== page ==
I'm a crafter with a dedicated home studio but it's not one of those ones that could be photographed for a magazine. I don't have piles of neatly folded printed cottons in glass cabinets instead I have masses and masses of piled up fabric scraps, in all corners of the room - this one by the door, starts on the floor and each day looks more and more like a rubbish tip. But when you're so active your craft room really can't look pristine and tidy...
Then there's my stash of sewing porn. I hoard craft books to look at the pictures and get inspiration. I own hundreds of them (this is a sample of sewing ones). It's totally fantastical oogling, ooing and aahhing over beautiful things I would love to own but realistically will never have time to make. Of all craft books, sewing are among the most complicated because as much as I'm not one to follow rules if you're sewing something and the size goes wrong you've got a potential craft disaster on your hands (and believe me I've had plenty of those.) Finding a good sewing book is hard though. Some look stunning but are too complex, some look easy but the layout is unappealing and some are full of yummy gorgeous fabrics that you just know you'll never source. The newest and most anticipated sewing book of the year that is published next month is The Liberty Book of Home Sewing. Unbelievably (what took them so long????!!!!) It's the first ever sewing book from Liberty despite the fact Liberty Print fabric is legendary in fashion and textile circles.
The book has received lots of praise in the blogosphere, some which sound like they could be describing any craft book listing contents and projects. So there's no point in me adding to the list with an equally glowing/informative review. The reason anyone keeps a blog is to have an independent outlet to express their opinions. And one thing that is integral to my blog is being honest so even when I get sent freebies (like a review copy of this book) it's important I stay true to my principles. And the truth is this book is not what I expected.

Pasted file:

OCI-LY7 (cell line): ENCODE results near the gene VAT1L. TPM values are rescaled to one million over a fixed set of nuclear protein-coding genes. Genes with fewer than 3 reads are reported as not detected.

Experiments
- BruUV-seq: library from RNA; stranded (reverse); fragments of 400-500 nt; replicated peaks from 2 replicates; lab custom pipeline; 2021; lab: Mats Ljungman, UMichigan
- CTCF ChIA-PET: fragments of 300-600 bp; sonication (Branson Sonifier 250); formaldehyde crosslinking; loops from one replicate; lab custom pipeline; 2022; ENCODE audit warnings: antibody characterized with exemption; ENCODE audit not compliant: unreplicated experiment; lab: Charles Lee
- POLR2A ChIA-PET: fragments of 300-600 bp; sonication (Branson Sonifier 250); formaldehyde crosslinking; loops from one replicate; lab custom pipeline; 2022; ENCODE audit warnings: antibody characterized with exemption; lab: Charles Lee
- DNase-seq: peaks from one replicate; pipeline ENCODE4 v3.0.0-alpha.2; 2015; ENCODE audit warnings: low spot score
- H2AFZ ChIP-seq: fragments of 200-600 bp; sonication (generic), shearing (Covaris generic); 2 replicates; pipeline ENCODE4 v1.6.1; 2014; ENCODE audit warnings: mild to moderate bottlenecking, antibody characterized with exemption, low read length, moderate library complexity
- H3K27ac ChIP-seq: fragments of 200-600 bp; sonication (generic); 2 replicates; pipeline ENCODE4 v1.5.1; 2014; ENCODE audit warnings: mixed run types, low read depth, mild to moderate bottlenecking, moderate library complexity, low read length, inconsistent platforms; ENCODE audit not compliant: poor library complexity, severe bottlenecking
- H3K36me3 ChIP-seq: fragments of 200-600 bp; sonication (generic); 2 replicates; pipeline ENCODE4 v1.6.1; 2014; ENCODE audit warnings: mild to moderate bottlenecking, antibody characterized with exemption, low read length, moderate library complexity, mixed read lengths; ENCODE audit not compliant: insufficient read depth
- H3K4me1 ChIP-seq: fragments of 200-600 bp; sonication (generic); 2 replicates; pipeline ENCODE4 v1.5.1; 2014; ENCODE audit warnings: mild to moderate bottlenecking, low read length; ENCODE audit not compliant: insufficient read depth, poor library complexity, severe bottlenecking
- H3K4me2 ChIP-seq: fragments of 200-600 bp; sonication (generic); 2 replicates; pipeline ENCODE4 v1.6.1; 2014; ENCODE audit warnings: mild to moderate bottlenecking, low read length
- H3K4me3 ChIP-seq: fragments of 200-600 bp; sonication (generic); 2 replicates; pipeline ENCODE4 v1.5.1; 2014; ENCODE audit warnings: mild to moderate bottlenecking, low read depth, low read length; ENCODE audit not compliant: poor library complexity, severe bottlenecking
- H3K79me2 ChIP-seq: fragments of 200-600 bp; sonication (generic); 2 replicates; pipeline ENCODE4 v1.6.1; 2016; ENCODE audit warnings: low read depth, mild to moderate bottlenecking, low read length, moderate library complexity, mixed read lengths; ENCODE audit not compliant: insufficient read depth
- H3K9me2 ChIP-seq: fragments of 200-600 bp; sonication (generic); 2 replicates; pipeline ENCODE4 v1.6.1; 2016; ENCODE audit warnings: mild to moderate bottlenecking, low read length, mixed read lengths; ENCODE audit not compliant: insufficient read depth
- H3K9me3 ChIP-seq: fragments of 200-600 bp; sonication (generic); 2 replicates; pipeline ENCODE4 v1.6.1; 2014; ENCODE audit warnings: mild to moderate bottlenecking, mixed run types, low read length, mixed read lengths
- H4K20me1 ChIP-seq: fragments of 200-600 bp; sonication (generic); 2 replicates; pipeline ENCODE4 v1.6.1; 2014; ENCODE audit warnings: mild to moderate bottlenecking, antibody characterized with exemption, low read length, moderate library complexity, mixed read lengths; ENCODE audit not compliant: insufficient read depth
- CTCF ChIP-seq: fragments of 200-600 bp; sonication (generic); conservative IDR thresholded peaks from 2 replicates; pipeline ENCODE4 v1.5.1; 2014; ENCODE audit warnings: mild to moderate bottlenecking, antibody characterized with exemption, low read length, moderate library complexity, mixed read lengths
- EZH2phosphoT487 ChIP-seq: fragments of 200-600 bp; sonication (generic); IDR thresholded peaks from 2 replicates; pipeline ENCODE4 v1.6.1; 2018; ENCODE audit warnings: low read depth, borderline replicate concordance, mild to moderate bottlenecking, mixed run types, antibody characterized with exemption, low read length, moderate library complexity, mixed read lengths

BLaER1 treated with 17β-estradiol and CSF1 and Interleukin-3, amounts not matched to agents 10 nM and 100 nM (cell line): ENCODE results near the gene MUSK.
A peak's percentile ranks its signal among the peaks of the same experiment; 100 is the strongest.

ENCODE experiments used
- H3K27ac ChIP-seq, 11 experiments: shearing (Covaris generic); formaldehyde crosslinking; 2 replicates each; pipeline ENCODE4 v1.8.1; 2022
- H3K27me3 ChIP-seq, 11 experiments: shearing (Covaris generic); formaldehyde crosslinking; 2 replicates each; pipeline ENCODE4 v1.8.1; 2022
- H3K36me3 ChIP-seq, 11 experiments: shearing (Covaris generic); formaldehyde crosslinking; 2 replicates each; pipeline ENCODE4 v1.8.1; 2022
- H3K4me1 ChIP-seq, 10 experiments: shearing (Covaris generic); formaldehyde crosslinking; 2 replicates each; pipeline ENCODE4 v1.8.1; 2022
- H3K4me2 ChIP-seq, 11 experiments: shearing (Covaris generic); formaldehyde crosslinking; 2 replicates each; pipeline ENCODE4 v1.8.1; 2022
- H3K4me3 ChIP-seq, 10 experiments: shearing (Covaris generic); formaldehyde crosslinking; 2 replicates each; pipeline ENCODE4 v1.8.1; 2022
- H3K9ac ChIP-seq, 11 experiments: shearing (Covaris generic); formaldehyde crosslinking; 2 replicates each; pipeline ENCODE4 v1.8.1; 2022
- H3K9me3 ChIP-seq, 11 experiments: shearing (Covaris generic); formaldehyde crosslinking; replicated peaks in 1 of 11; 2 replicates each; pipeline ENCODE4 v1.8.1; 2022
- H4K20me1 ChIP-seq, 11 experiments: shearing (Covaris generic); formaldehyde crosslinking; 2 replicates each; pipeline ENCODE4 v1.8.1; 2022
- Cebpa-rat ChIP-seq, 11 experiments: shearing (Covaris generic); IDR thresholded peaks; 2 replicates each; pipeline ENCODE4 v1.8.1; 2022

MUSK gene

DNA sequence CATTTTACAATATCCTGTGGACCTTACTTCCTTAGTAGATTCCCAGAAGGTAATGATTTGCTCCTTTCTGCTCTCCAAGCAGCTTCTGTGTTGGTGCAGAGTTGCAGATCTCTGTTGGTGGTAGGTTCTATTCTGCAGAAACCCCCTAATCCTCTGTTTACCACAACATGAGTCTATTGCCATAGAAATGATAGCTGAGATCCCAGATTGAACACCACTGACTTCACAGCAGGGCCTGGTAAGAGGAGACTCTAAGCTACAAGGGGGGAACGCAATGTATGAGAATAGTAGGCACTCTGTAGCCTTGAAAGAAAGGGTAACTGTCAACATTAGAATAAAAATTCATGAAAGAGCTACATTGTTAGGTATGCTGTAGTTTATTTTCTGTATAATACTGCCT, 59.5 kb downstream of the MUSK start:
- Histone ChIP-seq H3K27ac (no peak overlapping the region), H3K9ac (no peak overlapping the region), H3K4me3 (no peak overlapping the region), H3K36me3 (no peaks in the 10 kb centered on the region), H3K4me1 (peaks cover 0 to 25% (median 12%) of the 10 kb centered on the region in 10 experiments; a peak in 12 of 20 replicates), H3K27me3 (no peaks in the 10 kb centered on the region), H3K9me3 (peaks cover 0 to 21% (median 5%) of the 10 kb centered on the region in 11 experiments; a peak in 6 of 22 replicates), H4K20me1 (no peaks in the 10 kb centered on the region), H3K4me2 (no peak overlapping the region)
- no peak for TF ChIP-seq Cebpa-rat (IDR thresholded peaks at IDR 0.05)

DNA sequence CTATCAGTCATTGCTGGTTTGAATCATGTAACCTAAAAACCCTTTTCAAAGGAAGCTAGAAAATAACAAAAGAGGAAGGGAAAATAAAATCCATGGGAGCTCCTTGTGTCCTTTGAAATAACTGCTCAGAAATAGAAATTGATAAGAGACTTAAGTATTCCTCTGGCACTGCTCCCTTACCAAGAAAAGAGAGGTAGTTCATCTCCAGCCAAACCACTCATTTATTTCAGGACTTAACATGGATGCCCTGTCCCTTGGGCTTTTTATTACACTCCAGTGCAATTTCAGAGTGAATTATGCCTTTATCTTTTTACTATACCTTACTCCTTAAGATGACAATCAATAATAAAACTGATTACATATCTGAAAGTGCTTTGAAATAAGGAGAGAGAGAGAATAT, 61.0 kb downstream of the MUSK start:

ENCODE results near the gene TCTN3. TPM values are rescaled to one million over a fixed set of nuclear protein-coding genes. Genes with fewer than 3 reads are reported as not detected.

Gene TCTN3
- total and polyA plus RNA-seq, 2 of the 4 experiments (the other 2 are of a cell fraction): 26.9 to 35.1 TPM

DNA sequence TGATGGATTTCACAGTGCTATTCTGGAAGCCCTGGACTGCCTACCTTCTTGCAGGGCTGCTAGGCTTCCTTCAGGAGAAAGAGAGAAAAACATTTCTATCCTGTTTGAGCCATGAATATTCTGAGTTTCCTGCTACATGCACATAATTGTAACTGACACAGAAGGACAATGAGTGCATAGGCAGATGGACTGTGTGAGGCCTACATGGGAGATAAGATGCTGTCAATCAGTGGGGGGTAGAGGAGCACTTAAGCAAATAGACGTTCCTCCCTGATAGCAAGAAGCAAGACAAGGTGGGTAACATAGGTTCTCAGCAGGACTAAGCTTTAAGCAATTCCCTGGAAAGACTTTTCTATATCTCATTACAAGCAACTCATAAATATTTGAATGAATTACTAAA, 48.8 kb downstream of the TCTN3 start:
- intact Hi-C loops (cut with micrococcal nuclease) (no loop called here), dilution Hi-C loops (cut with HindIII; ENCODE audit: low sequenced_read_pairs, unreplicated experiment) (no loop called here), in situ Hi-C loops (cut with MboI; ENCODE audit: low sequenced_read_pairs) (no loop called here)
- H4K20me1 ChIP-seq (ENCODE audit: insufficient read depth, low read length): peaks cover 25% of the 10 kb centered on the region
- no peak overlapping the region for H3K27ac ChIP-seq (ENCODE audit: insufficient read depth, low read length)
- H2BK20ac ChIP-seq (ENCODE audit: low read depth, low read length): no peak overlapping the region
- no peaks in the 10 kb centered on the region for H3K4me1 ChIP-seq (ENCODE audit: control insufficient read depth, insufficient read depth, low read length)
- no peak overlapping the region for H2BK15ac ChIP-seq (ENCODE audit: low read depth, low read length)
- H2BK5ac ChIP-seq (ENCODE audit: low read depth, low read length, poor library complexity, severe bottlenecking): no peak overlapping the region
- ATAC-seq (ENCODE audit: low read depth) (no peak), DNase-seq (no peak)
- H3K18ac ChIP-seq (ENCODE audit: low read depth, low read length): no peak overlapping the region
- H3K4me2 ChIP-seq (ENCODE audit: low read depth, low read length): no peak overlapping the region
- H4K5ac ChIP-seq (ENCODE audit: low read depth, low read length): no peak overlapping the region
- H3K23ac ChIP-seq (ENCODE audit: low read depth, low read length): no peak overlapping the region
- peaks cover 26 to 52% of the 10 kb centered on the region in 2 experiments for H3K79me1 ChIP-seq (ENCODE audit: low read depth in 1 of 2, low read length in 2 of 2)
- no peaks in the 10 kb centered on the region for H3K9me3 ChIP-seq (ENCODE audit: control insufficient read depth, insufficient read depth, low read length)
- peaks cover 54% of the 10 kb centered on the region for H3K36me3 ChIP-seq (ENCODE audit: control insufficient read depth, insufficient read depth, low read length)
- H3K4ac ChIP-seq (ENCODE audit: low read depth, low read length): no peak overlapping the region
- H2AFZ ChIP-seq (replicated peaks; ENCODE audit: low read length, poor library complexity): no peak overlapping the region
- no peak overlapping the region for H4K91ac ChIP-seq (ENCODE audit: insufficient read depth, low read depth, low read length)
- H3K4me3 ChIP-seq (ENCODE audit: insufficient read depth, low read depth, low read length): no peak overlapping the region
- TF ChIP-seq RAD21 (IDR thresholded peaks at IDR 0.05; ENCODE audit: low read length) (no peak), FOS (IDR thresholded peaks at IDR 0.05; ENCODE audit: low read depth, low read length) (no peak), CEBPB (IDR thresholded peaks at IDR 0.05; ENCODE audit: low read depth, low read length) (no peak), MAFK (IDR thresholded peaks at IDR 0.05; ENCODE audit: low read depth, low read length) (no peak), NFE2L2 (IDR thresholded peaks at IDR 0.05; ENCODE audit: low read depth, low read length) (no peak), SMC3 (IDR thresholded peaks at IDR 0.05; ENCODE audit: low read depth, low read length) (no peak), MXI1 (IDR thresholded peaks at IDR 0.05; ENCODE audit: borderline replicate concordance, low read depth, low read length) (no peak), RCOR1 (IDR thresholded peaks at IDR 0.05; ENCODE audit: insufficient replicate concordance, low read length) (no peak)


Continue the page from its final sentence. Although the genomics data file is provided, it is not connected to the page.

I don't own any Liberty Print fabric (possibly because of the price tag) but my sister who is a huge fan used her stash to make me a business card holder for my birthday. Today she tweeted about how much she loves their new Hello Kitty range....yes even I was surprised they are selling that! Liberty Print is very traditional and in keeping with these values, the books feel equally traditional but in some respects a little too old fashioned for the current craft book climate. But before I go into that, here's the features I like about the book:
The fabric cover is stunning. The book is about using Liberty Print fabric so to be able to own a sample is very satisfying. It's a craft book first (I think!) to have a fabric cover and I'm sure it's going to start a trend.